SMALL businesses should not get complacent after new figures showed that inflation held steady last month, industry bodies and lenders have warned.
The Consumer Price Index (CPI) came in at 2.6 per cent in July, just as it was in June. This is far above the Bank of England’s two per cent target.
While some economists have warned that inflation could rise as high as four per cent by the end of the year, HM Treasury has stated that it expects inflation to start falling “next year”.
In the meantime, small- and medium-sized enterprises (SMEs) could bear the brunt of rising costs in an already-difficult funding environment.
“Despite inflation holding steady, SMEs are still going to feel the pinch, so it is vital they understand their cashflow forecasting and are making the most of intelligent, alternative funding option,” said
Greg Carter, the founder and chief executive of peer-to-peer business lender Growth Street.
“Small businesses should remain aware of their cashflow needs and be braced for the impact of inflation on their finances in the long run. This is especially important for those not accessing the most efficient forms of business finance.”
The Federation of Small Businesses (FSB) has criticized the government for failing to support small businesses during times of increased inflationary pressure. The trade body’s national chairman Mike Cherry warned Chancellor Philip Hammond that the UK’s small businesses are already struggling with the business rates revaluation and April’s Living Wage increase.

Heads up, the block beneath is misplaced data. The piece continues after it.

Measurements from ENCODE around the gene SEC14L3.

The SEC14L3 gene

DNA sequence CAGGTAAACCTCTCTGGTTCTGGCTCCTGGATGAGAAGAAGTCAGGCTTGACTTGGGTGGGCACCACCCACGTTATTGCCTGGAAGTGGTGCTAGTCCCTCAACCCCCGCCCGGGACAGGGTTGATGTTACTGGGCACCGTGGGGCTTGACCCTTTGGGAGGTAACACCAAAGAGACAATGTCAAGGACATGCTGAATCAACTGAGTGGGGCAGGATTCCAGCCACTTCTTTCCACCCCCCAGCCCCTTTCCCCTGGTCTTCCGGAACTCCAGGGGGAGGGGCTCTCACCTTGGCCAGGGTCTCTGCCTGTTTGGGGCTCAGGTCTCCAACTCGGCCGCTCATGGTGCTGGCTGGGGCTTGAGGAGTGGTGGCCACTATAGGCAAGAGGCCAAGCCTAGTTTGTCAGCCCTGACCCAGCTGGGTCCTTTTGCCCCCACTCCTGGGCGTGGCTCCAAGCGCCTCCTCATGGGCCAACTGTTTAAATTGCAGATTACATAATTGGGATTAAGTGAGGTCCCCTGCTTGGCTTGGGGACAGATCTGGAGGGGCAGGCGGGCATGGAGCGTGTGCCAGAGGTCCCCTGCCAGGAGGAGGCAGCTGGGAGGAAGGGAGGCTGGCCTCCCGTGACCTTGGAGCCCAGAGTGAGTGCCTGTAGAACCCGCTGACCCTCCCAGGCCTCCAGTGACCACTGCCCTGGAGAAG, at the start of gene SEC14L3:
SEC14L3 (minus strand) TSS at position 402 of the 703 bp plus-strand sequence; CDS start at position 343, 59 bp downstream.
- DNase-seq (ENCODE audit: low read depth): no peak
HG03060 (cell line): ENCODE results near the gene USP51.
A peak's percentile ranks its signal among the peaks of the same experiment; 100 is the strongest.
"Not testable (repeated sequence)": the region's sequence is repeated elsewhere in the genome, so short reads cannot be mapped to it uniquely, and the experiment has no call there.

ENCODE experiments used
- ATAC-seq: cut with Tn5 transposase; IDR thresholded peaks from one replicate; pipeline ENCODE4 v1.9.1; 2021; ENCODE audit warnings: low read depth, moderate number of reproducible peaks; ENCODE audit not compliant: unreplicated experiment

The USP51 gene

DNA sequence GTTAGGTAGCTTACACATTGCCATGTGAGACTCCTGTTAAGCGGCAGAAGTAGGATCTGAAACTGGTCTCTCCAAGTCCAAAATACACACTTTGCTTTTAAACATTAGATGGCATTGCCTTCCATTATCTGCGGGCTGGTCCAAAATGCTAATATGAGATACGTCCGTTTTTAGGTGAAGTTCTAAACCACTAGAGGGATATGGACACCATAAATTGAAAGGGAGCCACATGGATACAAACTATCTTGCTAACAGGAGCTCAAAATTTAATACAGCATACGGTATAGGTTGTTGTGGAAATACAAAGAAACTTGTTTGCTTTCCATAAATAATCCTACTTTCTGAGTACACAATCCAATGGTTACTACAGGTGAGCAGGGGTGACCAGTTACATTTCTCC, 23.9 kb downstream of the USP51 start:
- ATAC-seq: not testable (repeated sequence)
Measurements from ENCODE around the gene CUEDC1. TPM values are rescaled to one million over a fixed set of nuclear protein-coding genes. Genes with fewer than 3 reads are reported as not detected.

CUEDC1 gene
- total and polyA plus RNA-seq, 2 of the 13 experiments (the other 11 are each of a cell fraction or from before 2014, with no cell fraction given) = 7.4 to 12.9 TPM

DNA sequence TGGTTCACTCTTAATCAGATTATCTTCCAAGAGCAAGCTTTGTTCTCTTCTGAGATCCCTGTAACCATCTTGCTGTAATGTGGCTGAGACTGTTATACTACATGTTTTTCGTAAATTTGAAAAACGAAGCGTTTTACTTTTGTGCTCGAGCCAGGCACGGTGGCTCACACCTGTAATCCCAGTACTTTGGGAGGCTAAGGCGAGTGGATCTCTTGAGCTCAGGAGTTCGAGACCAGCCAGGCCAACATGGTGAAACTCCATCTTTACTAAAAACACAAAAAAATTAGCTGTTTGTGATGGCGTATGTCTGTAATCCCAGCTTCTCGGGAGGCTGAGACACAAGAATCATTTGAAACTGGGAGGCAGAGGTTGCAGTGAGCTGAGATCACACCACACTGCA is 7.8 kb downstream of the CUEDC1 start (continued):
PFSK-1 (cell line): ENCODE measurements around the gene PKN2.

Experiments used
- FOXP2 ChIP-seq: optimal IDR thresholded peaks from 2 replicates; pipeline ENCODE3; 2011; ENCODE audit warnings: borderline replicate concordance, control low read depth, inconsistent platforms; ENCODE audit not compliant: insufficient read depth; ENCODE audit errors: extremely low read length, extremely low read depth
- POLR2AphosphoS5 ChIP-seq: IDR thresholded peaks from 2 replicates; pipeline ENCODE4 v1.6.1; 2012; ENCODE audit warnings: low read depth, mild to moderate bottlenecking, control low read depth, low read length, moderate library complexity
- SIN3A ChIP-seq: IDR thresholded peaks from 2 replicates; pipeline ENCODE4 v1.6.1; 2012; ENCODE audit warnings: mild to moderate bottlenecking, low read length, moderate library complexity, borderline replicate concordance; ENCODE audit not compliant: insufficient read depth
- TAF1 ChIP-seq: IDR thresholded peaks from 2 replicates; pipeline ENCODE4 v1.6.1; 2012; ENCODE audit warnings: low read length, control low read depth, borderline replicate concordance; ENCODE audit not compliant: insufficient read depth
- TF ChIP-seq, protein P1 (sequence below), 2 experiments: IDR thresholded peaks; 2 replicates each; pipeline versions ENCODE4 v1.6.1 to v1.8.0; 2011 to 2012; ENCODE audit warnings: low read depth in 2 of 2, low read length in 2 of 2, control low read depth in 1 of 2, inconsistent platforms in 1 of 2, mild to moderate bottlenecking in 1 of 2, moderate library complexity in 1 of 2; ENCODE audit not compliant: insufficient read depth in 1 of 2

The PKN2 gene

“Operating costs for small firms are now at their highest in four years,” said Cherry. “Increasing inflationary pressure has coincided with a bruising business rates revaluation and rising employment costs. Our entrepreneurs are paying themselves less and further increasing prices in an attempt to handle the strain. Four in 10 small firms raised prices in response to April’s National Living Wage increase.
“The Chancellor needs to give very careful consideration to the upcoming Budget. With small firms feeling the squeeze, any increase in insurance premium tax, fuel duty or other stealth taxes will be bad for investment and job creation. We need to see all tax reliefs maintained, not least entrepreneurs’ relief, which represents an important incentive for our business owners.”
The government has claimed that the wage increase was part of its efforts to ease the impact of inflation on UK households.
“Although inflation is likely to start falling next year, we understand some families are concerned today about the cost of living,” said a HM Treasury Spokesperson. “That is why we have given the lowest paid a pay rise through the National Living Wage and are cutting taxes for 31 million people.”